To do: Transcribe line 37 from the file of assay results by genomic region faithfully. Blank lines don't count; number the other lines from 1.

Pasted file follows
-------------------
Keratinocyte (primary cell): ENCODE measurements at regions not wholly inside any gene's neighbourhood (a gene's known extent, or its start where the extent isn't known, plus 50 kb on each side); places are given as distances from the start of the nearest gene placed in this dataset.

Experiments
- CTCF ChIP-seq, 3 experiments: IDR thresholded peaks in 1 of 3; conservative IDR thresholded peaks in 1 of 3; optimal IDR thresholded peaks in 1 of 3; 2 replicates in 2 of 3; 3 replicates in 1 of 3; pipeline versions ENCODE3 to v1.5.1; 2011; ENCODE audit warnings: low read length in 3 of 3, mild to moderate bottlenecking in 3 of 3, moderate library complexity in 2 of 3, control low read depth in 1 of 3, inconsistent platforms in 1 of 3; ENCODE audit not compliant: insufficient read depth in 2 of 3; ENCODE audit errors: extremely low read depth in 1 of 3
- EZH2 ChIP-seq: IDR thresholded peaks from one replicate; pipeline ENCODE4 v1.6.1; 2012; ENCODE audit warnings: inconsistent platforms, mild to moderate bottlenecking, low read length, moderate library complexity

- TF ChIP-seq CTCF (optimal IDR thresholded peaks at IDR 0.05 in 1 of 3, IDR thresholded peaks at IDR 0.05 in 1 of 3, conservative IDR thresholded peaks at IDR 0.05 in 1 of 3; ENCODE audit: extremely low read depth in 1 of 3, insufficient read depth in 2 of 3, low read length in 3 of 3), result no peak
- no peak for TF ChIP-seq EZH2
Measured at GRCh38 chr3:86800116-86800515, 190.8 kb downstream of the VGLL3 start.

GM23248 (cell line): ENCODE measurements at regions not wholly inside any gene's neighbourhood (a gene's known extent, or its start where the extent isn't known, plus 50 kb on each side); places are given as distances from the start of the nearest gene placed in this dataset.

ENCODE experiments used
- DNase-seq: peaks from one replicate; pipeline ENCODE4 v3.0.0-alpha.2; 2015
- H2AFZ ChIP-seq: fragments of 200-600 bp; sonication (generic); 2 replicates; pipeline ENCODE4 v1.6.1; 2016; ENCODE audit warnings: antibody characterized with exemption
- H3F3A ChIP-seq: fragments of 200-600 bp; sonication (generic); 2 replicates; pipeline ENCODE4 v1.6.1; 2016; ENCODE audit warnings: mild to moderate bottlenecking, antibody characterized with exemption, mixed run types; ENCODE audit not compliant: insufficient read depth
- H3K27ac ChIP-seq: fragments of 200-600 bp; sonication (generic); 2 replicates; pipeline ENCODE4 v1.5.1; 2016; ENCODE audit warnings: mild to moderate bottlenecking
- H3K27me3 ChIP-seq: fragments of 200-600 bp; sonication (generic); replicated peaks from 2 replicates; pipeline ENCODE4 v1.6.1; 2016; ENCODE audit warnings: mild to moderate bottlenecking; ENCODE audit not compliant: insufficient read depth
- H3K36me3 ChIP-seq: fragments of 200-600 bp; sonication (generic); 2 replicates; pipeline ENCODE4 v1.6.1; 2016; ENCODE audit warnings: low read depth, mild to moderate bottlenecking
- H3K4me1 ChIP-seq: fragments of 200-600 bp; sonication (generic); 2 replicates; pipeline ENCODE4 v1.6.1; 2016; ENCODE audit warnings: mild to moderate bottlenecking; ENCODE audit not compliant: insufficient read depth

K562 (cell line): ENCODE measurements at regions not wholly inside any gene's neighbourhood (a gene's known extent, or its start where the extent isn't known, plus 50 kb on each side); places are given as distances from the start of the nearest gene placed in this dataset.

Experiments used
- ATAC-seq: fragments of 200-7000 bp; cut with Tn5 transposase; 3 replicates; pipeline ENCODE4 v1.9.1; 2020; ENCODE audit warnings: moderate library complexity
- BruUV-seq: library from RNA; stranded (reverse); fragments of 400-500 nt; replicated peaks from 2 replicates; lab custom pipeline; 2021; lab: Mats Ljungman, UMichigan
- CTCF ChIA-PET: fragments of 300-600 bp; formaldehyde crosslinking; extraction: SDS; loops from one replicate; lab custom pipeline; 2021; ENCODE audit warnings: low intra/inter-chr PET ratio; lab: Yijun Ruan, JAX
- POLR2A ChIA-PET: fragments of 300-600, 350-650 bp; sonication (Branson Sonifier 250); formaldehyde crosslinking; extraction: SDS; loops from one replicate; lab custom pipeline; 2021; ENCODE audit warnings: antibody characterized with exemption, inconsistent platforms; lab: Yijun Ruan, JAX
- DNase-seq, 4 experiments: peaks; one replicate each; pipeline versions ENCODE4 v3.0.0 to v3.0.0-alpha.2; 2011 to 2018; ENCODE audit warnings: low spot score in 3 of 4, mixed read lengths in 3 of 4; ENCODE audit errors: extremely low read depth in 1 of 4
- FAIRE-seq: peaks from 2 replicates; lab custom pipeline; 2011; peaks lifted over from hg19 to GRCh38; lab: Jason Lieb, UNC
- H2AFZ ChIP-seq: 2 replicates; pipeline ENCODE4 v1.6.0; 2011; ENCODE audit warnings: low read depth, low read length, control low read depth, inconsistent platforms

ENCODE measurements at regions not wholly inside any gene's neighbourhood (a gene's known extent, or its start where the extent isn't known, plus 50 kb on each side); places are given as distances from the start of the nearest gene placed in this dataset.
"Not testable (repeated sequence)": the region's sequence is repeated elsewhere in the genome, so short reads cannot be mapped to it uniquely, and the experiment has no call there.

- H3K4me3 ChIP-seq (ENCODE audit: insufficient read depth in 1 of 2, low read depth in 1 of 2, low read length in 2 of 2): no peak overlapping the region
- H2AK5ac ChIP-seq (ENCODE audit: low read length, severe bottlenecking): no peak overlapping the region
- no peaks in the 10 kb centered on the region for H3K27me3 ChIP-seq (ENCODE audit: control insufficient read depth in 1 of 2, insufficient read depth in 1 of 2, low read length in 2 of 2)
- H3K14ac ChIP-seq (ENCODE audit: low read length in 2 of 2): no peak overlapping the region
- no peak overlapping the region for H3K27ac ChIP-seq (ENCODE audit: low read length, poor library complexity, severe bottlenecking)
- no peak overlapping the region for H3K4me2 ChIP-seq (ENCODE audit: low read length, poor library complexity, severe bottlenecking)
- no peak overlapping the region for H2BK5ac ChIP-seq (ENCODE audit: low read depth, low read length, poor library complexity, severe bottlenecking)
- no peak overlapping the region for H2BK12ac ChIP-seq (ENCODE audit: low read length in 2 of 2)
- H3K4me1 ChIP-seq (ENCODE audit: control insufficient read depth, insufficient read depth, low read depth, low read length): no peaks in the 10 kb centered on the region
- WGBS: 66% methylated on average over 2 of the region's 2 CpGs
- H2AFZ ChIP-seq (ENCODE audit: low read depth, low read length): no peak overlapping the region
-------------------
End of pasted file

- WGBS: 66% methylated on average over 2 of the region's 2 CpGs